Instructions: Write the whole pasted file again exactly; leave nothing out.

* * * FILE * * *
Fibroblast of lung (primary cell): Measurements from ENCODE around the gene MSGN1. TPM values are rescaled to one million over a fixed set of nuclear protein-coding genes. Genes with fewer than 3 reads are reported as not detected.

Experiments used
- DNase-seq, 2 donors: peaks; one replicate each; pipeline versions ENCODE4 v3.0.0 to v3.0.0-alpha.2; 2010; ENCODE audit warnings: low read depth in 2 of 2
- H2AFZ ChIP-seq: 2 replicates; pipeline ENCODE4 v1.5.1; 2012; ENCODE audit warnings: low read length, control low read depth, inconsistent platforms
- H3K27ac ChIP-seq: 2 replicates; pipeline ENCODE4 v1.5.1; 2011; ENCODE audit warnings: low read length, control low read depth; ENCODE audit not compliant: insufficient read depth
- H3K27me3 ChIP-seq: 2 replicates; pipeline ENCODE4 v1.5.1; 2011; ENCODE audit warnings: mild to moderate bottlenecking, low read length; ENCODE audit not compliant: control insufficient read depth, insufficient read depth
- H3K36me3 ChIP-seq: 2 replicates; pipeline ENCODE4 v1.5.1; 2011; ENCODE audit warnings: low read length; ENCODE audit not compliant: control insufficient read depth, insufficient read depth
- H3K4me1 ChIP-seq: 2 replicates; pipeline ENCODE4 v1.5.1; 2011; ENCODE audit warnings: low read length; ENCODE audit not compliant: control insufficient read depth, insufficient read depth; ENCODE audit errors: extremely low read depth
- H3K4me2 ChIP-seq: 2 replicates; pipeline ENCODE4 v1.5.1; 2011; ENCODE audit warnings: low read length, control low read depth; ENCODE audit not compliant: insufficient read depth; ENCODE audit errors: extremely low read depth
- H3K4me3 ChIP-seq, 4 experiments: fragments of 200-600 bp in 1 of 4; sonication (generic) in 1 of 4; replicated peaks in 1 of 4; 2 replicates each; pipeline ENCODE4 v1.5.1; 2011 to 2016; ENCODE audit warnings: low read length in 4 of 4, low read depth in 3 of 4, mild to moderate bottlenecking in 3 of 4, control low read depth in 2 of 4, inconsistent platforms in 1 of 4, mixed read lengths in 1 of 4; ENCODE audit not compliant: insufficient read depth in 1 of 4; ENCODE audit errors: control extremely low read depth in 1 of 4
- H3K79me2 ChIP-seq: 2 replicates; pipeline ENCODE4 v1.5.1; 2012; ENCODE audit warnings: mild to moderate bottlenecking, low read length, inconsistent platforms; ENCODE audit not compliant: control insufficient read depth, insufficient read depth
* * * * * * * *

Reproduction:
Fibroblast of lung (primary cell): Measurements from ENCODE around the gene MSGN1. TPM values are rescaled to one million over a fixed set of nuclear protein-coding genes. Genes with fewer than 3 reads are reported as not detected.

Experiments used
- DNase-seq, 2 donors: peaks; one replicate each; pipeline versions ENCODE4 v3.0.0 to v3.0.0-alpha.2; 2010; ENCODE audit warnings: low read depth in 2 of 2
- H2AFZ ChIP-seq: 2 replicates; pipeline ENCODE4 v1.5.1; 2012; ENCODE audit warnings: low read length, control low read depth, inconsistent platforms
- H3K27ac ChIP-seq: 2 replicates; pipeline ENCODE4 v1.5.1; 2011; ENCODE audit warnings: low read length, control low read depth; ENCODE audit not compliant: insufficient read depth
- H3K27me3 ChIP-seq: 2 replicates; pipeline ENCODE4 v1.5.1; 2011; ENCODE audit warnings: mild to moderate bottlenecking, low read length; ENCODE audit not compliant: control insufficient read depth, insufficient read depth
- H3K36me3 ChIP-seq: 2 replicates; pipeline ENCODE4 v1.5.1; 2011; ENCODE audit warnings: low read length; ENCODE audit not compliant: control insufficient read depth, insufficient read depth
- H3K4me1 ChIP-seq: 2 replicates; pipeline ENCODE4 v1.5.1; 2011; ENCODE audit warnings: low read length; ENCODE audit not compliant: control insufficient read depth, insufficient read depth; ENCODE audit errors: extremely low read depth
- H3K4me2 ChIP-seq: 2 replicates; pipeline ENCODE4 v1.5.1; 2011; ENCODE audit warnings: low read length, control low read depth; ENCODE audit not compliant: insufficient read depth; ENCODE audit errors: extremely low read depth
- H3K4me3 ChIP-seq, 4 experiments: fragments of 200-600 bp in 1 of 4; sonication (generic) in 1 of 4; replicated peaks in 1 of 4; 2 replicates each; pipeline ENCODE4 v1.5.1; 2011 to 2016; ENCODE audit warnings: low read length in 4 of 4, low read depth in 3 of 4, mild to moderate bottlenecking in 3 of 4, control low read depth in 2 of 4, inconsistent platforms in 1 of 4, mixed read lengths in 1 of 4; ENCODE audit not compliant: insufficient read depth in 1 of 4; ENCODE audit errors: control extremely low read depth in 1 of 4
- H3K79me2 ChIP-seq: 2 replicates; pipeline ENCODE4 v1.5.1; 2012; ENCODE audit warnings: mild to moderate bottlenecking, low read length, inconsistent platforms; ENCODE audit not compliant: control insufficient read depth, insufficient read depth